As with the other Discworld novels, Terry Pratchett's satirical humour abounds, including his oblique (and some not so oblique) references to aspects of British culture. At the same time, be warned, the storeyline is pretty dark. This book might just change your attitude towards elves and fairies - such as referring to them as Fairy Trash! For those who can see beyond the obvious tales being told, many of his books are a subtle social commentary.
Fans of Discworld know that things are different on the Disc so it should come as no surprise that elves are twisted.
This story was yet another great adveture on the Disc. Enjoy your Discworld Holiday!
ever wonder what those magic circles of stones in the english countryside are for? thet"re to keep the elves out.
Funny, well-written book. This tale follows the witches of Lancre in their fight against an infestation of Faerie Trash - elves.
Pratchett's very best book.
Lords and Ladies is a good book to read once you've familiarized yourself with the Discworld.
Holy cow this book is good.
Set in the kingdom of Lancre on Terry Pratchett's Discworld, "Lords and Ladies" is the story of an encounter with elves that you will not easily forget.
These are elves as they were written about in old stories, before poets tamed them: glamorous in appearance, enticing, and absolutely sans pitie. Forget the beneficience of Elrond in plotting the destruction of the One Ring, the eager but bumbling helpfulness of Dobby, or the mercurial elves of Neil Gaiman's "Sandman" horror series. These elves are glamorous and cold, and utterly indifferent to the plight of others, much as a cat is indifferent to the plight of the mouse it chases. They are as indifferent as the waning moon.
As Pratchett writes: "Elves were very good at keeping things alive. Sometimes for weeks at a time, if they wanted."
In "Lords and Ladies," the elves are returning to the kingdom of Lancet after an absence of several hundred years, an absence foisted upon them by the order of witches, whose numbers in the kingdom have now dwindled to a mere three, while most people have forgotten the old stories of the terror of the elves and the wild hunt, and have been beguiled by the glamour of the elves and the promise of all their dreams come true. (Though I like what Granny Weatherwax says: "What you promise is worth nothing, and what you take in payment for it is everything.")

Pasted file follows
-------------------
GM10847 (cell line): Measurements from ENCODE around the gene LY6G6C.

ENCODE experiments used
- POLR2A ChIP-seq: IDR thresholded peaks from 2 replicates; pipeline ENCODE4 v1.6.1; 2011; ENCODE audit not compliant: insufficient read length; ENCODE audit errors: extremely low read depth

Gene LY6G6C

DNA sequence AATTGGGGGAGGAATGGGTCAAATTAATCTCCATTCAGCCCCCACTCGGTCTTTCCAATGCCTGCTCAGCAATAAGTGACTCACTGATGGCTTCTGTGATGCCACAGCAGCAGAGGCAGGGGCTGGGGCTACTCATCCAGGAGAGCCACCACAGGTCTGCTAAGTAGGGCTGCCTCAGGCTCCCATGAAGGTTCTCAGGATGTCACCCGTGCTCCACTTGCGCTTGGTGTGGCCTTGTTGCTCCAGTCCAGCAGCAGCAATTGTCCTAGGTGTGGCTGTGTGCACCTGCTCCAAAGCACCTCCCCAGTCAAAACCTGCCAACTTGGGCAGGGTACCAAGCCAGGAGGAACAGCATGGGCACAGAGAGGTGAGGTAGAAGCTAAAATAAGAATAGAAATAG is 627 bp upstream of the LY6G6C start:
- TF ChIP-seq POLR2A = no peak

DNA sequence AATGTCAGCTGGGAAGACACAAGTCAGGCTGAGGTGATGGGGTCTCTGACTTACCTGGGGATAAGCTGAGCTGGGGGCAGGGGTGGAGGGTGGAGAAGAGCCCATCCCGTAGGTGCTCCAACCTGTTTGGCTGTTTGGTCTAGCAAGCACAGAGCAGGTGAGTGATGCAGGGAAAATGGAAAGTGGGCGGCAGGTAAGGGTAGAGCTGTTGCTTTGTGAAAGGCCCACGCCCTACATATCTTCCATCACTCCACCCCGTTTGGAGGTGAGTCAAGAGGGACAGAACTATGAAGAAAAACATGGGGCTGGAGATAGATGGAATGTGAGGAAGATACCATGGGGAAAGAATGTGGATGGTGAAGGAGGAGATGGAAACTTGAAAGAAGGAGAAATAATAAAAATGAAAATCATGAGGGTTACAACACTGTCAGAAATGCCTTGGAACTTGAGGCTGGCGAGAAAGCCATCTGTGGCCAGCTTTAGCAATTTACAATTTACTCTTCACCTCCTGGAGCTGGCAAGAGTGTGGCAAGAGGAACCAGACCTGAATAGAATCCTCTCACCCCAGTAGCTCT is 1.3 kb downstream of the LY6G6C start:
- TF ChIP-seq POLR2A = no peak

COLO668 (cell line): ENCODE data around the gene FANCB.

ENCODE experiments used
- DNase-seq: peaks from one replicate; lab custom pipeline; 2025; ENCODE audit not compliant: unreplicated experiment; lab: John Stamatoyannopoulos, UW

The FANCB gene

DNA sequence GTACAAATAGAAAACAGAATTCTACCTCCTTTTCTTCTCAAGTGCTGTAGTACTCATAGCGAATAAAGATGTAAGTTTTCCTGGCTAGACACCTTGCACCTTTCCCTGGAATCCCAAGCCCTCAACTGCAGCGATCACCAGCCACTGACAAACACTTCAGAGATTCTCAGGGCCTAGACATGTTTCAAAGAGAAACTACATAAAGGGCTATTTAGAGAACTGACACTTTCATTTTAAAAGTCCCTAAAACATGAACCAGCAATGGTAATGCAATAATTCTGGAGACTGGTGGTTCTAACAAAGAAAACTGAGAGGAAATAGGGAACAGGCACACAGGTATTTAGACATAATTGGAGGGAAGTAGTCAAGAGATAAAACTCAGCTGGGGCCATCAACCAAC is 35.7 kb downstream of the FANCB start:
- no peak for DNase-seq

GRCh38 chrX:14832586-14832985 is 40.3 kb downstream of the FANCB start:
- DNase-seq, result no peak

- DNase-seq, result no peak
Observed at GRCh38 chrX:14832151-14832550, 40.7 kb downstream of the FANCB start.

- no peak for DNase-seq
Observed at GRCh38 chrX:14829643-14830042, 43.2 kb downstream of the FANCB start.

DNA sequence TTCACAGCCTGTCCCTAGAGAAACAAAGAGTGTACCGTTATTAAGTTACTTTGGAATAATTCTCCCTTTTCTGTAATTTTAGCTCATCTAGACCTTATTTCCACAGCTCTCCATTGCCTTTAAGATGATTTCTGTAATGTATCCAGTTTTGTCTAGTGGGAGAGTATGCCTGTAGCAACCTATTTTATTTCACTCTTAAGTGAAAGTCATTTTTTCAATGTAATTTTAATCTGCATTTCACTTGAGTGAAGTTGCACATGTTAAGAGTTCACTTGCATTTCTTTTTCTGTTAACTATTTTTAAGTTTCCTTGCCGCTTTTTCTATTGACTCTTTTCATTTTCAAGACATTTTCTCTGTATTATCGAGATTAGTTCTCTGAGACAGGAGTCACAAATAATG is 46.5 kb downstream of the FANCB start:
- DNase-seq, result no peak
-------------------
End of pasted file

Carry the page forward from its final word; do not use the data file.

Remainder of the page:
This is the third novel by Pratchett that I've read. The first was "Good Omens," written with Neil Gaiman; and the second was "Small Gods," another of his Discworld novels. I can honestly say that "Lords and Ladies" was so good that there will soon be more Pratchett novels in my repertoire.
#14 in publication order in the humorous fantasy Discworld series. We're once again back in Lancre with Granny Weatherwax, Nanny Ogg and...well, Magrat Garlick used to be the third member of their witches' coven until King Verence proposed. Now she's Queen-in-waiting, planning her wedding and bored silly, so not able to help much when Granny and Nanny make their plans to take on the Lords and Ladies--the elves--who are trying to get through to this dimension through a stone circle in the Ramtops.
They know how truly nasty elves are--nothing like the sweet, beautiful creatures they project themselves to be. As the Bursar, Archchancellor and Librarian of Unseen University make their way to Lancre for the wedding (picking up the dwarf Casanunda--an old friend of Nanny Ogg's--on the way) and the rest of the town prepare, a series of events unfolds--in at least one dimension--that makes the whole town want to crawl under their beds.
Very enjoyable--I had forgotten how much I love this book (read it years ago) and had totally forgotten Casanunda--he's now emerged again as one of my favorite Discworld characters.